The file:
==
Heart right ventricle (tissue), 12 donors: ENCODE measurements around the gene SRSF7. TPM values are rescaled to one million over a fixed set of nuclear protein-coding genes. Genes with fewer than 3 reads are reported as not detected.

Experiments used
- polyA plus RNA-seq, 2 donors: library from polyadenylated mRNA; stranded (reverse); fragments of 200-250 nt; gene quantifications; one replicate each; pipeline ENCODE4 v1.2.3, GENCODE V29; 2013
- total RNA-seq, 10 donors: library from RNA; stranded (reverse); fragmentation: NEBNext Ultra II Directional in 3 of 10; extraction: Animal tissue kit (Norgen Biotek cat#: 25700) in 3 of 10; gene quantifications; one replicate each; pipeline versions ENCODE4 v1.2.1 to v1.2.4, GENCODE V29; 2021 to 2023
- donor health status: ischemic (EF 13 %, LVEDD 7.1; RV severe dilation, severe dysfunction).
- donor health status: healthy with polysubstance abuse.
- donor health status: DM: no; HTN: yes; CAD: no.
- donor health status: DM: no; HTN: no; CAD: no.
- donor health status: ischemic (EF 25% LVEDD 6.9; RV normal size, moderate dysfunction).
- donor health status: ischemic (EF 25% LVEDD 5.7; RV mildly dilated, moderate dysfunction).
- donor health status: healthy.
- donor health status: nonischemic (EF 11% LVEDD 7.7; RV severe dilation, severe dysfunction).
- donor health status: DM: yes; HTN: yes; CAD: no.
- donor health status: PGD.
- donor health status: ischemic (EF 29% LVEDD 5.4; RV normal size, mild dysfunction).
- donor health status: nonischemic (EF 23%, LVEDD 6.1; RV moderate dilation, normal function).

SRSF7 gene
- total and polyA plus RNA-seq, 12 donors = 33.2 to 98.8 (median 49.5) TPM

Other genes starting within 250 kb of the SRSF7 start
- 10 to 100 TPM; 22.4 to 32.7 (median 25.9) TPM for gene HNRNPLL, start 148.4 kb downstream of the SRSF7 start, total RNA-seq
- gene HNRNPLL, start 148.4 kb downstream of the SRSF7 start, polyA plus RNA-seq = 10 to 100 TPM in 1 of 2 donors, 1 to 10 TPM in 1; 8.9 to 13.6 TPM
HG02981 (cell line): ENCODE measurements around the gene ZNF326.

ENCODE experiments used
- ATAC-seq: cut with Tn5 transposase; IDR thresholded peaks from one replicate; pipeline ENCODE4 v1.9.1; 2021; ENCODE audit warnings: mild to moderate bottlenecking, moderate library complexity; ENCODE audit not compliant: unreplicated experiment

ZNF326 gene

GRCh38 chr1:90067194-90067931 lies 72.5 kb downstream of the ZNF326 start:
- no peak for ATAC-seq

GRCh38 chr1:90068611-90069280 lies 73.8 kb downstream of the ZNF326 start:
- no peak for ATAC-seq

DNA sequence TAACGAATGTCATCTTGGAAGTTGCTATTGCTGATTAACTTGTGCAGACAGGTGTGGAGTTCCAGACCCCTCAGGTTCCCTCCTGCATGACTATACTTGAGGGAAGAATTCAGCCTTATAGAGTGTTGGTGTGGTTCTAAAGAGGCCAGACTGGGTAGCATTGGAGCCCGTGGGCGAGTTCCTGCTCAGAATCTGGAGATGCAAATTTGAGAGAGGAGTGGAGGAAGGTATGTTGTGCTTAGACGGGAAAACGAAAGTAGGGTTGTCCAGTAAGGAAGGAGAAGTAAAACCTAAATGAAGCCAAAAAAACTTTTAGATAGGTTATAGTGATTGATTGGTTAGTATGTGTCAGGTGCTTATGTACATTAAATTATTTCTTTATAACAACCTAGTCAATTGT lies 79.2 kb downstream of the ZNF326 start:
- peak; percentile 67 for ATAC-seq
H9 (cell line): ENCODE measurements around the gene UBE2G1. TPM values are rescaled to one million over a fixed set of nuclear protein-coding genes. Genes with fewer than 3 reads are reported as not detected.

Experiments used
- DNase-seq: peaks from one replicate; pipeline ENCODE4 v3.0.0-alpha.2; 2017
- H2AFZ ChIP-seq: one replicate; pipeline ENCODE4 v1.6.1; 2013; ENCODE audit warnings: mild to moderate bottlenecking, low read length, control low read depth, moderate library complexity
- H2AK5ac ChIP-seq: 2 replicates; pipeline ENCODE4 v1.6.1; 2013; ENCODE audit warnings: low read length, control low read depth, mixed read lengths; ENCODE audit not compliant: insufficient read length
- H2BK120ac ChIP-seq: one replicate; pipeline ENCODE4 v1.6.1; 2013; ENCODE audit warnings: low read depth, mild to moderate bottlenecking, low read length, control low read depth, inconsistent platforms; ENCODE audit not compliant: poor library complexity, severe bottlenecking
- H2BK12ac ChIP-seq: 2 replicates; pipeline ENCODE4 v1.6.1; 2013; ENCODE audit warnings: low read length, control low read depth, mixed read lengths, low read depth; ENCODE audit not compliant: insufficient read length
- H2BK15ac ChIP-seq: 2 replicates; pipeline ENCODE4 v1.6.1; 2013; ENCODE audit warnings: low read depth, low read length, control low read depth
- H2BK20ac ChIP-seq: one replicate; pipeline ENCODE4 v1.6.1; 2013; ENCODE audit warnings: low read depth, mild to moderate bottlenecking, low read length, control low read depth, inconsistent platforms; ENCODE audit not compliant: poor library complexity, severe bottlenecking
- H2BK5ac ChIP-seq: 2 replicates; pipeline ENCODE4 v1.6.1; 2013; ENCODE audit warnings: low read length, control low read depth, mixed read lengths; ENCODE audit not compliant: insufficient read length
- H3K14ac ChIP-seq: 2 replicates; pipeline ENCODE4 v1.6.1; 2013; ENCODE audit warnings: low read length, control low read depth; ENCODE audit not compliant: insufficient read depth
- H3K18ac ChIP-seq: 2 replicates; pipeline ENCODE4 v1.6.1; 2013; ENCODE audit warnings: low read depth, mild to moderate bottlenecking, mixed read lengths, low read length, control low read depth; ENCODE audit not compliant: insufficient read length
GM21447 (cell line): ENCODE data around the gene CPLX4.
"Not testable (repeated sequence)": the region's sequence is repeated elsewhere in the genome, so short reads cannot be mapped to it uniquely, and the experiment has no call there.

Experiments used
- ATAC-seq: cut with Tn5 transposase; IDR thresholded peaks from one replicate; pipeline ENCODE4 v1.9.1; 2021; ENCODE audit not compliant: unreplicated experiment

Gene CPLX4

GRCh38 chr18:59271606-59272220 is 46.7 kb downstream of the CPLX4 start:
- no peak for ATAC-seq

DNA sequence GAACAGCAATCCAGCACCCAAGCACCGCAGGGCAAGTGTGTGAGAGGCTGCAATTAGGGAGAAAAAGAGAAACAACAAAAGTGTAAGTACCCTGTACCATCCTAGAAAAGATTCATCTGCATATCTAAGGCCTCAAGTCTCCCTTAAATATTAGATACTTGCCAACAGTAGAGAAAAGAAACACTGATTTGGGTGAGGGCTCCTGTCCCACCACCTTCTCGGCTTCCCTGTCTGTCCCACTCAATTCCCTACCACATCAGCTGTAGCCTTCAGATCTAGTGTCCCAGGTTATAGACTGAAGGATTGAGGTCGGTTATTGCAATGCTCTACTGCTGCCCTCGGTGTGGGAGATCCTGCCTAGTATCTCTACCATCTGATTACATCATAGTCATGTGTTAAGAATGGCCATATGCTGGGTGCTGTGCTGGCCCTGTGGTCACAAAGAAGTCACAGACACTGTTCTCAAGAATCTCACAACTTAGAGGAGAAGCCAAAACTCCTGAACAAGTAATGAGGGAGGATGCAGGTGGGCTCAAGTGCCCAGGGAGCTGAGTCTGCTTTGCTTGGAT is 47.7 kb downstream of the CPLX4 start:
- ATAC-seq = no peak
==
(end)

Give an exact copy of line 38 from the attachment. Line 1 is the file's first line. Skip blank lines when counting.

- H2BK12ac ChIP-seq: 2 replicates; pipeline ENCODE4 v1.6.1; 2013; ENCODE audit warnings: low read length, control low read depth, mixed read lengths, low read depth; ENCODE audit not compliant: insufficient read length